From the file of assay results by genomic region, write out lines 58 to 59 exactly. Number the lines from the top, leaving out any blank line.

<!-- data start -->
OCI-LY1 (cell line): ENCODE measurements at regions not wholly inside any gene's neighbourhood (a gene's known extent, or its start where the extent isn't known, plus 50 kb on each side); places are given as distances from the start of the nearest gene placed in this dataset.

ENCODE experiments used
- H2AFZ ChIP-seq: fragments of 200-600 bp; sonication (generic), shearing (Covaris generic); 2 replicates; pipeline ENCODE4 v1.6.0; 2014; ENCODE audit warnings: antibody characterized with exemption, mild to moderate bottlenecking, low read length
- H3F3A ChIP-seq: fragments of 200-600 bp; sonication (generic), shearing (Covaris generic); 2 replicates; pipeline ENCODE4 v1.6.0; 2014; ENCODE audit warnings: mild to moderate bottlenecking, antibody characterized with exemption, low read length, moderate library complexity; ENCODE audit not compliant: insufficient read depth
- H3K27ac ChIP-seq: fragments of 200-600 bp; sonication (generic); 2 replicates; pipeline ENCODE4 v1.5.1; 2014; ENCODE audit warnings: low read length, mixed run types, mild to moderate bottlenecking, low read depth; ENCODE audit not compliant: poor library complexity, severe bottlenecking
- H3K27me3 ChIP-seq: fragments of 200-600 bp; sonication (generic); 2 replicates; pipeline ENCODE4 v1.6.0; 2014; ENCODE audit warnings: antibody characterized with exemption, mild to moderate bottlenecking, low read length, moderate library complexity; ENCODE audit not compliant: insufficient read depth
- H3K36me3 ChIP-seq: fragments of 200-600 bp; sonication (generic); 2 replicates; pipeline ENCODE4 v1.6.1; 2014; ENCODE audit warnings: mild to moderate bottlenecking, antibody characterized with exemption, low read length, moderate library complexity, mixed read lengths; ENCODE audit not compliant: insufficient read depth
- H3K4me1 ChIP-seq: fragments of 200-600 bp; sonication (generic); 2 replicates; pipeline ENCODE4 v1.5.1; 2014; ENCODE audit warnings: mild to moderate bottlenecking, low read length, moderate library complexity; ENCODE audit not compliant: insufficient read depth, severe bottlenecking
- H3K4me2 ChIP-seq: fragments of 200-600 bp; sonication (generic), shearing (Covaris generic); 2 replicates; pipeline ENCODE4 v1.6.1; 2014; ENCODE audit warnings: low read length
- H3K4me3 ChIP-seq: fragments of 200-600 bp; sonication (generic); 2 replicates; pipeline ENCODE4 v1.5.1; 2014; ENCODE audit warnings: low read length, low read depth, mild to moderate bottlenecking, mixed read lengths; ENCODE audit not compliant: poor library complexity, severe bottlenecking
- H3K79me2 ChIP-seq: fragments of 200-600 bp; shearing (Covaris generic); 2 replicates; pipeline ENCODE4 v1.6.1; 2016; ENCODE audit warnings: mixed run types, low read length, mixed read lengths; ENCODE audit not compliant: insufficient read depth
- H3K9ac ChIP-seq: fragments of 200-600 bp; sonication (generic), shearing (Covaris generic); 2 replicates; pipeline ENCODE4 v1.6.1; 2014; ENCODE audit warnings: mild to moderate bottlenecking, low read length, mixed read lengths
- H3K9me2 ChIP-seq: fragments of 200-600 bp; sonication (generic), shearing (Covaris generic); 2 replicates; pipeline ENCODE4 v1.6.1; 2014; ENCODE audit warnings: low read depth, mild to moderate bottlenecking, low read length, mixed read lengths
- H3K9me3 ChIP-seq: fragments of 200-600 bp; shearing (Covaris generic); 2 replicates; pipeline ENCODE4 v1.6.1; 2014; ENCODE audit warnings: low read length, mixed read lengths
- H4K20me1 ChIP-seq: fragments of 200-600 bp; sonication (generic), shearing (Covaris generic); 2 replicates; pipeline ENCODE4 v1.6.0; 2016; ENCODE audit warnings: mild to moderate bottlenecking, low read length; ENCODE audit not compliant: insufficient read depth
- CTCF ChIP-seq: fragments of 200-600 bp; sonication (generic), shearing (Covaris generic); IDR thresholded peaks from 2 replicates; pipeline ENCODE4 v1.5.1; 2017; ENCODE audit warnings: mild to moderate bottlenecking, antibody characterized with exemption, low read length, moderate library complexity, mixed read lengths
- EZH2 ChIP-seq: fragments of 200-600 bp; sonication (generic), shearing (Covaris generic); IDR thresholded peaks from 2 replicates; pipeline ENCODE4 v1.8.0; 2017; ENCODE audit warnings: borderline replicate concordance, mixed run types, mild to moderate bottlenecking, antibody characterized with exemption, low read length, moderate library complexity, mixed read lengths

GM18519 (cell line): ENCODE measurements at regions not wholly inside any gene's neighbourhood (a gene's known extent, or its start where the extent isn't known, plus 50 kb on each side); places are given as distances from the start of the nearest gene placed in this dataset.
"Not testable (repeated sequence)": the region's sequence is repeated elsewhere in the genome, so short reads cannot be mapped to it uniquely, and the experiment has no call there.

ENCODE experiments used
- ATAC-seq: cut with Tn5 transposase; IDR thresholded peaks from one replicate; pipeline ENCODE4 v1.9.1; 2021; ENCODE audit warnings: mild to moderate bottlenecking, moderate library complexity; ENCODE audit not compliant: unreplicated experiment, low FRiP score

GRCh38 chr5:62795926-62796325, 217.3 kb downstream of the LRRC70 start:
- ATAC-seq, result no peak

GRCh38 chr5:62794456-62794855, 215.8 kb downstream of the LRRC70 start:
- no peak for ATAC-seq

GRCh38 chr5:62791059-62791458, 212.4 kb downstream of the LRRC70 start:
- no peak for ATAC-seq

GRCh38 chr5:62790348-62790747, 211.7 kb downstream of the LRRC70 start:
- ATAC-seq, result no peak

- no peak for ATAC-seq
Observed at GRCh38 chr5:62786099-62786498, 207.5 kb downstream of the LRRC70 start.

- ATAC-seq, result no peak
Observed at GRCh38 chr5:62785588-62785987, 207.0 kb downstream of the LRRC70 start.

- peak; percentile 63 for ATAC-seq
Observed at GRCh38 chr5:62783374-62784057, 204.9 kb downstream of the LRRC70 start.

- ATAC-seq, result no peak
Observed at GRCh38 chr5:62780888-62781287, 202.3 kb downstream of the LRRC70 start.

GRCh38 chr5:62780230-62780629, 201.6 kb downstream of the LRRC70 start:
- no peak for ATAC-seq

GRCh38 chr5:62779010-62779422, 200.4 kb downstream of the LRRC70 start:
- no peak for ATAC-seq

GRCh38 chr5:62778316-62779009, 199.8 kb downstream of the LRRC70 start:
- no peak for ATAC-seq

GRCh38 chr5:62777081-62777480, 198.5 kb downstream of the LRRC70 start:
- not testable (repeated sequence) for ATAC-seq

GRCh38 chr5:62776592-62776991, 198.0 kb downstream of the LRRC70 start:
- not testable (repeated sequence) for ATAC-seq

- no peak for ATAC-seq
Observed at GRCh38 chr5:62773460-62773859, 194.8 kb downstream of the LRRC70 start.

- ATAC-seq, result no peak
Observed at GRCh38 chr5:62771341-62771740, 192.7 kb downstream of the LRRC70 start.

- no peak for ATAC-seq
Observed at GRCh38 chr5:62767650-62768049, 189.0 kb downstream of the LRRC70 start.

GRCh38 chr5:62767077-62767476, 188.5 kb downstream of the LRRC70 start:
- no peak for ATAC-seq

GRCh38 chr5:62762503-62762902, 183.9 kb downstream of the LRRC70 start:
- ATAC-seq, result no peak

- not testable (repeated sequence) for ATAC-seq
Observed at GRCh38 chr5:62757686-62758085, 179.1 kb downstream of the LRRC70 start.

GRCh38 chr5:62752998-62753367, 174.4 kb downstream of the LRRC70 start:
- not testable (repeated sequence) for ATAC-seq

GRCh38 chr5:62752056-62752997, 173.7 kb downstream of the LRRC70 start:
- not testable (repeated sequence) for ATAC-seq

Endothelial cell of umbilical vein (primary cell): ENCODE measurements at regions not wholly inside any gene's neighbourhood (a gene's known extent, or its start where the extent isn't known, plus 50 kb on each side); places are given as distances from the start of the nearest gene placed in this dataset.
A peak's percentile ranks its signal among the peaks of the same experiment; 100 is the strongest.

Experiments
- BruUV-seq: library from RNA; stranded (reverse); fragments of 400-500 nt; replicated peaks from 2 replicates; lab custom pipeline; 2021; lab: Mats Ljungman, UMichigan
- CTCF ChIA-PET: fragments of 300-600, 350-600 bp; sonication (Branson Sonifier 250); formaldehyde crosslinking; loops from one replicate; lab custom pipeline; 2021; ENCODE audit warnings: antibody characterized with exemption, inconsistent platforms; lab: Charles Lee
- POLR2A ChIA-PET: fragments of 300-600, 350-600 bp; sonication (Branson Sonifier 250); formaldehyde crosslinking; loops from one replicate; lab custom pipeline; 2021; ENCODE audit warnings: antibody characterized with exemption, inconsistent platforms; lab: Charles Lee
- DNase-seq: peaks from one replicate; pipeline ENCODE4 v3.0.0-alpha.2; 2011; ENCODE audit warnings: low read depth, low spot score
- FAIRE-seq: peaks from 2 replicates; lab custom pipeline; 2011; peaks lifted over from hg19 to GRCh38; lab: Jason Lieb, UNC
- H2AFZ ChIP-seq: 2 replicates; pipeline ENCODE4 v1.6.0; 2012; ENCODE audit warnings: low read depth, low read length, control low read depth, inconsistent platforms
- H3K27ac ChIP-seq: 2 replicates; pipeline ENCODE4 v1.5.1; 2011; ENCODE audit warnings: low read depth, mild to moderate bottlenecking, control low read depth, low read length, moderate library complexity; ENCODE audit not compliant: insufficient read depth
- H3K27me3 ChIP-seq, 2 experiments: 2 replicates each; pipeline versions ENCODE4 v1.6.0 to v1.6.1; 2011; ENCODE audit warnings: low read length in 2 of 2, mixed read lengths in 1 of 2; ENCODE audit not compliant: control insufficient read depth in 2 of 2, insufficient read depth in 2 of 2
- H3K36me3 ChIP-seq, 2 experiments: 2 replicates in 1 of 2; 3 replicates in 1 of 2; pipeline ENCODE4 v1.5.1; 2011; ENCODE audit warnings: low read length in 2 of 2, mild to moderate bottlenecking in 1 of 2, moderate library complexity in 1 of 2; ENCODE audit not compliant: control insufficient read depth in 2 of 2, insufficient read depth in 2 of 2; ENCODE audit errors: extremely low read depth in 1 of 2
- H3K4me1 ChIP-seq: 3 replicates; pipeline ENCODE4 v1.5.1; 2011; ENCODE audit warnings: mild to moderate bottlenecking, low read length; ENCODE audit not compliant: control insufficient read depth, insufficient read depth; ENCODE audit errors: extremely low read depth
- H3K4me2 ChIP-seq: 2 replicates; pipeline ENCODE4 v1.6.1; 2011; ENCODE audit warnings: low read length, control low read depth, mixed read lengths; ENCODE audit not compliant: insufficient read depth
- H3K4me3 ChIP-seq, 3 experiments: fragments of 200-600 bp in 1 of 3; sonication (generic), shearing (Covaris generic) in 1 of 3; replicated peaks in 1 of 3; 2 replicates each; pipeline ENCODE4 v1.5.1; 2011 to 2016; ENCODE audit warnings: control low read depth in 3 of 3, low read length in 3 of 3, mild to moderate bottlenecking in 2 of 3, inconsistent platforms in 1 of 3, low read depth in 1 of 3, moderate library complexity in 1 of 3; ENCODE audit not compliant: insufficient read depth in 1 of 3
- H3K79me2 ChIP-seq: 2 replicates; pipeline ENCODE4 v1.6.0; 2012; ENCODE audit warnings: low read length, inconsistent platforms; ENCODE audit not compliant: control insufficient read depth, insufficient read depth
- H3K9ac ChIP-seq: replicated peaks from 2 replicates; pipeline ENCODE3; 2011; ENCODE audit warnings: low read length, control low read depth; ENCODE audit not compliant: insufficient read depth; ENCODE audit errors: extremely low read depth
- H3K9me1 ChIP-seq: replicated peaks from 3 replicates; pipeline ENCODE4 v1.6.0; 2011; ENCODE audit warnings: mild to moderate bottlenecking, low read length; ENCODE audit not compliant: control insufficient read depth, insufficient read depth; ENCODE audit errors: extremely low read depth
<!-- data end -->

- not testable (repeated sequence) for ATAC-seq
Observed at GRCh38 chr5:62757686-62758085, 179.1 kb downstream of the LRRC70 start.